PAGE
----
The future of retail is already here

Once upon a time, the future seemed a long way off. Remember Tom Cruise in 2002’s Minority Report? And the famous shopping centre scene?

Director Steven Spielberg recruited a panel of futurists to predict a far-off tomorrow that included responsive, personalised advertising and sales assistants, triggered by iris and facial recognition.

Well, today, we’re living in that future. Geo-location is ho-hum, facial recognition is a feature built into our phones and Alibaba in China has already tested “smile to pay” in kiosk screens in KFC stores, that replace the need for a wallet.

Way back in 1994 (was that really 25 years ago?) American phone carrier AT&T ran a TV ad that forecast a future where shoppers could check out “a whole shopping cart at a time” through a scanner, and you could receive “a phone call on your wrist”.

Fast forward to today, and frictionless grocery retail is a reality with Amazon Go stores (now rolling out across the US), and when I visited one in Seattle recently the receipt was pinged to my Apple Watch along with my trip time. Shoppers are actively gamifying grocery shopping, seeing how fast they can get in and out of the store.

AmazonGo receipts are pinged to your wrist.

The future, as science fiction writer William Gibson famously wrote, is already here. It’s just not very evenly distributed. Or, as Matt Thompson from American grocery giant Kroger put it even more succinctly: “The future is now”.

I see examples of the “future of retail” in the US every day. Creator Burger in San Francisco has a burger-making robot. Nordstrom’s “Local” retail concept centres around click-and-collect, and services, and has no stock in store. Amazon’s 4-Star stores stream ratings and reviews live to the shelf. Kroger is testing self-driving grocery delivery vehicles with Nuro in Arizona.

China takes things to a whole new level. When I attended Singles’ Day in China last year, I witnessed first-hand a shopping culture that was more “Bladerunner” than suburban mall. There, the mobile rules and stores are not destinations but “nodes”, designed to be interacted with both physically and virtually as the need fits. (My colleague in China ran out of garlic while cooking at home. No problem – he jumped on his app, and had the ingredient delivered in time to finish preparing the meal.)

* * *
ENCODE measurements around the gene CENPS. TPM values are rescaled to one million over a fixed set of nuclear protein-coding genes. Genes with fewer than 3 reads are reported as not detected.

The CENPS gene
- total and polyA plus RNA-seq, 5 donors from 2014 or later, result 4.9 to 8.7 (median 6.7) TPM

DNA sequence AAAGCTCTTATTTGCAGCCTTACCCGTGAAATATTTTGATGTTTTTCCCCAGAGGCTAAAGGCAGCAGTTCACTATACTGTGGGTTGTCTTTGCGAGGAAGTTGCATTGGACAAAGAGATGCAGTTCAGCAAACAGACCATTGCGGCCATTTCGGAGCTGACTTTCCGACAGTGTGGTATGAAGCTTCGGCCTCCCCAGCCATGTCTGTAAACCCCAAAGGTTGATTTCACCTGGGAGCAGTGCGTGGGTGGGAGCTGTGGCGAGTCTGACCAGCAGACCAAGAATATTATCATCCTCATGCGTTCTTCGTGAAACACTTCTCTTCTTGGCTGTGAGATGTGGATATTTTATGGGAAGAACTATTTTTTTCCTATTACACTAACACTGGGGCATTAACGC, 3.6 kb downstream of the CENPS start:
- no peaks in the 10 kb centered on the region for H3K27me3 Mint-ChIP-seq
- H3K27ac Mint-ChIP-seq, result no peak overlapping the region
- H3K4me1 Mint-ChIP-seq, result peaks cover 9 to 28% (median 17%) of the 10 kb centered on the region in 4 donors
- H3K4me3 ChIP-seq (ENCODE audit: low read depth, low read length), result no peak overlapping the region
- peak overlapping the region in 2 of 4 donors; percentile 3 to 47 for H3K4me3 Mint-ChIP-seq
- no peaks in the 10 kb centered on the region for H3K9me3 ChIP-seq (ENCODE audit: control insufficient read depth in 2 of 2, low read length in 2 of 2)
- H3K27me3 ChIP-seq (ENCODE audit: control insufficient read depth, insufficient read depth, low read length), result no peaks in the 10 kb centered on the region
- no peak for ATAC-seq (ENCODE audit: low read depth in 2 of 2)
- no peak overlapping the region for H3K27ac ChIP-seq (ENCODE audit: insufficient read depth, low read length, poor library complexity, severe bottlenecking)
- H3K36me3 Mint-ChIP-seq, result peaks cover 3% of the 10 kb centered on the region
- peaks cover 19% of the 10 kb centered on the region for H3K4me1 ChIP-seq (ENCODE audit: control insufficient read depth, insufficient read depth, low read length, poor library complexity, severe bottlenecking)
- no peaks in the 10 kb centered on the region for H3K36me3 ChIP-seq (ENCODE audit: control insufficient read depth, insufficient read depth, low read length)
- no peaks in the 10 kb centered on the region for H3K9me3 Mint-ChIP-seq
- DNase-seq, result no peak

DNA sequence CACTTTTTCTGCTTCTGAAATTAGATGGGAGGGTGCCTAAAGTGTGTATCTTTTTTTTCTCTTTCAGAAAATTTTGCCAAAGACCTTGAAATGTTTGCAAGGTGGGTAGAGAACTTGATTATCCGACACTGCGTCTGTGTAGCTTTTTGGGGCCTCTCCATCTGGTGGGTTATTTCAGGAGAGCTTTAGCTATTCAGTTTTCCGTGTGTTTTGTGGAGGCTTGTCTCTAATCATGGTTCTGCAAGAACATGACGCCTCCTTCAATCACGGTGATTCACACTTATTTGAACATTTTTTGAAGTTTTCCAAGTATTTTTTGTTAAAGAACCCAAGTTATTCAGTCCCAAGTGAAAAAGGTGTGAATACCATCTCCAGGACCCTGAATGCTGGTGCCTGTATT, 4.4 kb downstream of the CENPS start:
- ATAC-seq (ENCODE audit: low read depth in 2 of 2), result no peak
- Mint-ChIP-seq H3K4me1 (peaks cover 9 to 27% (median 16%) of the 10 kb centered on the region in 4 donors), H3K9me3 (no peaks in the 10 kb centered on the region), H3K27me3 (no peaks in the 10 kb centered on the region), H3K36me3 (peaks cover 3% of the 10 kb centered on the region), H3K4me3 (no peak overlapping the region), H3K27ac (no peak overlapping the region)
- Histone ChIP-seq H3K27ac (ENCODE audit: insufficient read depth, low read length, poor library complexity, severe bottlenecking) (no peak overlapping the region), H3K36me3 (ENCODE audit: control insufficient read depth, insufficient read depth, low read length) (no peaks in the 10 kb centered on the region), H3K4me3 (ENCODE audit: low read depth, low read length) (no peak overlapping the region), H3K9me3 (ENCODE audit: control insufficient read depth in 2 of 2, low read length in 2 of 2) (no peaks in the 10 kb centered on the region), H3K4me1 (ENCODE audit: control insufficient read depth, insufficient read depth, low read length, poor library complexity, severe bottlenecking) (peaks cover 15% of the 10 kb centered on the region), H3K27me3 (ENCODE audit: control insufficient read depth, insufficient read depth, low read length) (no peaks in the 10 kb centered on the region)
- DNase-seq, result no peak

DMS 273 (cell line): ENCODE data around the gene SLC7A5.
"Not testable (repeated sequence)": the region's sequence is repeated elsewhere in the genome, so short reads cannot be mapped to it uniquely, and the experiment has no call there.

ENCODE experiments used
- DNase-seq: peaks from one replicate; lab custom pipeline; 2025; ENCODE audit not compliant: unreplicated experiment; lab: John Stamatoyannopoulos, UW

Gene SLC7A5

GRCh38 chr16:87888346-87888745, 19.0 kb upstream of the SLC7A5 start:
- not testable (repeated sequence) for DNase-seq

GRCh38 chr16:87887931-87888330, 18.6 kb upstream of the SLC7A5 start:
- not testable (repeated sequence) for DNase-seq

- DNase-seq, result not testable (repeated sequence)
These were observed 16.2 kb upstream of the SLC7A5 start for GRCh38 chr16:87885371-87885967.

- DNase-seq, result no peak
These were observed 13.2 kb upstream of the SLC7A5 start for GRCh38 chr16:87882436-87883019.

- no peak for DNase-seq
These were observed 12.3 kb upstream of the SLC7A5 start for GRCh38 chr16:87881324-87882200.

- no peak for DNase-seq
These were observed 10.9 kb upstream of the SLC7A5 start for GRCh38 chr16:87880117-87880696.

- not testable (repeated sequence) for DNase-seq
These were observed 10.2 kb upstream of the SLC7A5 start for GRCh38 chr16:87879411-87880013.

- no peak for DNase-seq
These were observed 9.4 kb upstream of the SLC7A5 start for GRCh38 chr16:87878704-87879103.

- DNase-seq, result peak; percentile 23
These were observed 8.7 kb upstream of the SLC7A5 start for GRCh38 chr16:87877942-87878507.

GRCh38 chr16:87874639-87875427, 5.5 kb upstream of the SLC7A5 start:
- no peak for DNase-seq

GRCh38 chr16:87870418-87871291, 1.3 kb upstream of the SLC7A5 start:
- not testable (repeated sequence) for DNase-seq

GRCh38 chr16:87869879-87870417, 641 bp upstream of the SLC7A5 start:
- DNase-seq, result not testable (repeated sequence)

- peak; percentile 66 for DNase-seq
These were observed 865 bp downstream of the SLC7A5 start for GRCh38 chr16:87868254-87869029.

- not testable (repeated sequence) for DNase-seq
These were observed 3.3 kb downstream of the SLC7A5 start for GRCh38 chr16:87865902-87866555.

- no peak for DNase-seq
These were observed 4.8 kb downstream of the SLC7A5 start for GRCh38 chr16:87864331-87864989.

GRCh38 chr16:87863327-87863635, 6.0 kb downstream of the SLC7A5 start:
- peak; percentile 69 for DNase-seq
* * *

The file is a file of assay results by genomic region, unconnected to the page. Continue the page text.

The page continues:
As I write this, I am about to return to Australia for a visit. I can’t wait to share my experiences and observations of perhaps the most dynamic time in the history of retail. At the same time, I’m also looking forward to seeing what’s new and exciting in our part of the world. The truth is that, particularly today, the future of retail is not limited to a geographic region. From Telstra stores to innovative supermarket and convenience store design, there is a lot to learn from what’s going on in the Southern hemisphere. You just have to look. Because the future is already here.

Jon Bird is chief retail and commerce officer of VMLY&R, and is based in New York. He will be speaking on the future of retail at a series of breakfast conferences across Australia and NZ, starting next week. These breakfast events are FREE and open for registration now. Please register via the links below:

Sydney: March 19th

Melbourne: March 20th

Brisbane: March 26th

Auckland: March 28th

At these breakfasts, Jon will be delivering a keynote presentation on global retail trends and how the future is shaping up. He will be joined by Marcella Larson (Microsoft) and John Menagh (Sitecore), who will deliver some fascinating content on technology at retail and aligning digital retail strategies for optimal impact. The breakfast wraps up with VMLY&R’s Danny Lattouf leading a Super Retail Panel with different brands/retailers in each city including The Accent Group, Lion, Qantas Loyalty, & Westfield to name a few.

In addition to the Commerce for Connected Brands breakfast events, Jon Bird and Jack Hanrahan are hosting an exclusive Sydney Retail Study Tour following the Sydney breakfast on Tuesday March 19th. This FREE tour runs between 10am and 4pm and includes retailer hosted visits to the following retailers: Westfield, Myer, Suncorp, General Pants, Microsoft, Soul Origin, Woolworths Metro and The Grounds of Sydney, including lunch at The Grounds. With highly limited spots available, you’re invited to register your interest here to secure your spot.

And if you have an example of how Australia or NZ is leading the way, Jon wants to hear from you. Email


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